Earlier this year a report from the 1994 Group of research intensive universities warned of a looming crisis in postgraduate education - with a warning that successive governments had failed to address the problems facing this sector.

The vice chancellor of Oxford University has also highlighted his concerns about the funding of postgraduate studies.

A Department for Business, Innovation and Skills spokeswoman said: "We have asked the Higher Education Funding Council for England to monitor and review participation in postgraduate study as part of a longer-term assessment of the impact of the funding changes."

 

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  • rate this
    +3

    Comment number 140.

    @ 123 Ian Savell - You are incorrect in saying that you need to have a masters to do a PhD. I did a PhD having gained "only" a BEng. The first year of the PhD meets the requirements for an MPhil which allows you to carry on studying for a PhD.
    I agree with others, the funding is there (at least for science) but foreign students are also funded and pay much higher tuition fees.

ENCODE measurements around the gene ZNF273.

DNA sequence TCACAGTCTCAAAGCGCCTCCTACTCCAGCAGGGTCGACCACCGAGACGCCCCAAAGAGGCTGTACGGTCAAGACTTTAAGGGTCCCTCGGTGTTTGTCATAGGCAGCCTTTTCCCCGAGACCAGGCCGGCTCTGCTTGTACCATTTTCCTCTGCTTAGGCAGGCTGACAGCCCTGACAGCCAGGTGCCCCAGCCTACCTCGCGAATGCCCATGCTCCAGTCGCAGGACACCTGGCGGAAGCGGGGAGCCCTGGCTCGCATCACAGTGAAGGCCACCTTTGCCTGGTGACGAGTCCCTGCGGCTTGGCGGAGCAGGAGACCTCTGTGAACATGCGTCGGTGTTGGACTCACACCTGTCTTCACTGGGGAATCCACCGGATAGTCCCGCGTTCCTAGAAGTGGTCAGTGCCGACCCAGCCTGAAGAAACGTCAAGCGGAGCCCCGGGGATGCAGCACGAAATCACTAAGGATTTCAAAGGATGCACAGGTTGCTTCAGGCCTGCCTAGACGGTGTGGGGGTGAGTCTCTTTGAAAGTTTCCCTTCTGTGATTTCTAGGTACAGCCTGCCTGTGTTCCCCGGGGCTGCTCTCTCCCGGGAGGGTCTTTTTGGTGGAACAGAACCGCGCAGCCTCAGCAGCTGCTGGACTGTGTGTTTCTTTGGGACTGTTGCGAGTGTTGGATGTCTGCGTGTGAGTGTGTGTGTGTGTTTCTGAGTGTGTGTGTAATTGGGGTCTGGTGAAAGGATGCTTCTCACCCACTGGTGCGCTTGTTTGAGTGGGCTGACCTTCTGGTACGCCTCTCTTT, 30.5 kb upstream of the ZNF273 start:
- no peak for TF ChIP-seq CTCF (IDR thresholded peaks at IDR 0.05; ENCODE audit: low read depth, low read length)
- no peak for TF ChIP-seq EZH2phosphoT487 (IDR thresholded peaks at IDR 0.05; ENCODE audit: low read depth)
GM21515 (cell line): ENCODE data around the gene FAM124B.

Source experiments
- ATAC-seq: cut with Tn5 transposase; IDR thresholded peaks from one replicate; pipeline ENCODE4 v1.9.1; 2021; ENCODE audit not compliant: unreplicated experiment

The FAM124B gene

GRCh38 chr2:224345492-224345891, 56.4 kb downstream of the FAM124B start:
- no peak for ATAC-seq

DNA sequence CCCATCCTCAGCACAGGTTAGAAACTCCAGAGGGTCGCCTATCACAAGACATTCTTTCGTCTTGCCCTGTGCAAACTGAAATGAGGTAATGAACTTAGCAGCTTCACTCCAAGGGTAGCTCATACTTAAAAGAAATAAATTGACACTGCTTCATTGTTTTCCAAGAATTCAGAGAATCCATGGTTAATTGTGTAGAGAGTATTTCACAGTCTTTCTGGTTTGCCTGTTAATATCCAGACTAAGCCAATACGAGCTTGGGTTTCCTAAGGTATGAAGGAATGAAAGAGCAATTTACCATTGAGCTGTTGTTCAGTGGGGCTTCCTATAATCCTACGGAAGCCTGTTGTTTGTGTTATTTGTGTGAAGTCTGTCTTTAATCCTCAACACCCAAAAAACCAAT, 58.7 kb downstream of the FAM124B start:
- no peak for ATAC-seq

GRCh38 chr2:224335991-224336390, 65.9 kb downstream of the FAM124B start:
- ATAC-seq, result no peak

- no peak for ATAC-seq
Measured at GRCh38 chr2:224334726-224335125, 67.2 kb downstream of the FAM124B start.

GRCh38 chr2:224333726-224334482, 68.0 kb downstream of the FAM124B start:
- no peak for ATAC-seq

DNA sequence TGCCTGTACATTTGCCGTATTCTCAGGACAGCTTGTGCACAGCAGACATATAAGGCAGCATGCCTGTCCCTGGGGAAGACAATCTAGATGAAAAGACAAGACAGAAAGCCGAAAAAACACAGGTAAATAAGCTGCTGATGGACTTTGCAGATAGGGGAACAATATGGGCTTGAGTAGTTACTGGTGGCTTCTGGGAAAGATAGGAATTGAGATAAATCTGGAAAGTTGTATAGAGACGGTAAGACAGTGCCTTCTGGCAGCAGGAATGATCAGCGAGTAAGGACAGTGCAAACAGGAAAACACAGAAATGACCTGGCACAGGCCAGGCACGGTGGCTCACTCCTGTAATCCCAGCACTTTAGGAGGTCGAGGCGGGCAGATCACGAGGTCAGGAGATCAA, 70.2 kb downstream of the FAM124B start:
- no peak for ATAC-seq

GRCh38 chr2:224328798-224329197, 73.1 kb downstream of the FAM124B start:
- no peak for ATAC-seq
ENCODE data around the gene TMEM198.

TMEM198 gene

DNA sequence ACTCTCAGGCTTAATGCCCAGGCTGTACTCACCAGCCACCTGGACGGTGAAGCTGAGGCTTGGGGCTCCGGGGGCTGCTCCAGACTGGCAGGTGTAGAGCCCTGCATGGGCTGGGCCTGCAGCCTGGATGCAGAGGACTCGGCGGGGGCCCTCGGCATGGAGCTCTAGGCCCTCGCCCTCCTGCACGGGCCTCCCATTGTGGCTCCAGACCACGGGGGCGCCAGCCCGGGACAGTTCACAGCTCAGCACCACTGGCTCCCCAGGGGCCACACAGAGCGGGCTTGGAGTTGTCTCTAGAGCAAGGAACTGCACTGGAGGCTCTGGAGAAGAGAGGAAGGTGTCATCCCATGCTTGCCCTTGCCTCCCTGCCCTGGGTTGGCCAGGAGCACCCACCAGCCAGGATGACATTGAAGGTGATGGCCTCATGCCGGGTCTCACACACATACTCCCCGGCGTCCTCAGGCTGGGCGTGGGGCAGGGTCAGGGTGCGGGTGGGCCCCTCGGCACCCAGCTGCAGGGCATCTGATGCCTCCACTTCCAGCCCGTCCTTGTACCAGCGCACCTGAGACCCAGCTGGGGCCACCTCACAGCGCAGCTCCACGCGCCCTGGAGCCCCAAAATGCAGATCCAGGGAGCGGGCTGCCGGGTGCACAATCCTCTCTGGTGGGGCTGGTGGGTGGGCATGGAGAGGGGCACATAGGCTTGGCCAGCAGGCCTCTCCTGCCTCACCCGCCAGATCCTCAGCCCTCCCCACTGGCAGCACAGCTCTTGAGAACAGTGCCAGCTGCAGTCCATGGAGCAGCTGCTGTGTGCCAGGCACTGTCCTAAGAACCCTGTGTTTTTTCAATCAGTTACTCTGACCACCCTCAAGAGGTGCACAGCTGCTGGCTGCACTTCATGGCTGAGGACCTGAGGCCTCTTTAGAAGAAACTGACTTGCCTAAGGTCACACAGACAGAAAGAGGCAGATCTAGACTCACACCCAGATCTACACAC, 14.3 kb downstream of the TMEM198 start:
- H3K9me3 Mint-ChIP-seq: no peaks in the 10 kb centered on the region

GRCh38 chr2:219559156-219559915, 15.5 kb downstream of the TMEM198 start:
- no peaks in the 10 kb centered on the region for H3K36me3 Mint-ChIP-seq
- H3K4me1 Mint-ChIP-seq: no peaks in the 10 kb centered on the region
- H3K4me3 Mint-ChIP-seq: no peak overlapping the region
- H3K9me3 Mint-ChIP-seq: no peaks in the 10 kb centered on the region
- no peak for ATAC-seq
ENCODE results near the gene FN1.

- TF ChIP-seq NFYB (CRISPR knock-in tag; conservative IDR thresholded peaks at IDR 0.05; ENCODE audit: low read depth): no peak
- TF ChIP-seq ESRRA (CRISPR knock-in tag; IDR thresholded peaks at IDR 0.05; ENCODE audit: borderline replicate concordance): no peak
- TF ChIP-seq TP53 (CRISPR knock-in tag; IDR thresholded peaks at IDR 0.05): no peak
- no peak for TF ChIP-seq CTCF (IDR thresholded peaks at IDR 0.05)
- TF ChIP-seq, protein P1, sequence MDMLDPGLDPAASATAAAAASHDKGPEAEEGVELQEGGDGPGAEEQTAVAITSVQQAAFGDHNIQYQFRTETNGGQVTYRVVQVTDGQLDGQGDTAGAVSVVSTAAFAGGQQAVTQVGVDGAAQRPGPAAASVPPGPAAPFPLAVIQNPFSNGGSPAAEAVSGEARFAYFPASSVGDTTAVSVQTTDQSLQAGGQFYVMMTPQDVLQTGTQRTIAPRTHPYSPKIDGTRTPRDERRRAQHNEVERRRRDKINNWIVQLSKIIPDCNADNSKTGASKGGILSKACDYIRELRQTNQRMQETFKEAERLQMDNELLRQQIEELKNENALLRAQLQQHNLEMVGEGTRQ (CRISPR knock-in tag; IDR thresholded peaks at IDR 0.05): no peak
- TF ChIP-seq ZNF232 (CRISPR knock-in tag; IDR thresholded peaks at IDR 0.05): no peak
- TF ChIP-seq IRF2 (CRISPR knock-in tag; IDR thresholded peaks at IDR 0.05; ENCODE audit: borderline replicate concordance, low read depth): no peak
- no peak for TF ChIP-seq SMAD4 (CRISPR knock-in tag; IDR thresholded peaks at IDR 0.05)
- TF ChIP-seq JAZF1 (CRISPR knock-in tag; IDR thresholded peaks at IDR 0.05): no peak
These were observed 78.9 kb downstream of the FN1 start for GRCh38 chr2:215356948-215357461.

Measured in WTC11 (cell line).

• rate this
    0

    Comment number 139.

    Unis chasing the $! - Is the Pope a Catholic?

    This happens even at undergrad level, for example: Look at the recent proliferation of Forensics courses (Unistats says: 256), I doubt whether there are 100 graduate placements p.a. in the whole of the UK in this filed, but we have 256 courses full of students!!! - what a misdirection of talent.

    Emelia Fox has a lot to answer for.

  • rate this
    +5

    Comment number 138.

    Money makes the world go round, capitalism, greed and the fight for 'their' profit's and 'their' political ideology is paramount.

    The banker's, politician's and CEO's and board members are all guilty of stealing from the tax-payer.

    But yet they blame the poor, pensioners, student's.

    The people/corporate fraudster's who steal from the tax-payer is who we need to deal with.
    Greed must be stopped

  • rate this
    -1

    Comment number 137.

    What the education system needs to do is focus more on PPE, at least then the ingrates will understand the politics behind forcing povos through our universities doors.

  • rate this
    +12

    Comment number 136.

    I chose academia where you're lucky to get a permanent job within a few years of graduating!So I've spent 3 years since my PhD shuttling between part-time University jobs with no stability & little money.When I tried stepping outside academia, I was 'overqualified' to do the same job I had done part-time throughout my MA & PhD. Employers do not recognise the transferrable skills of postgraduates!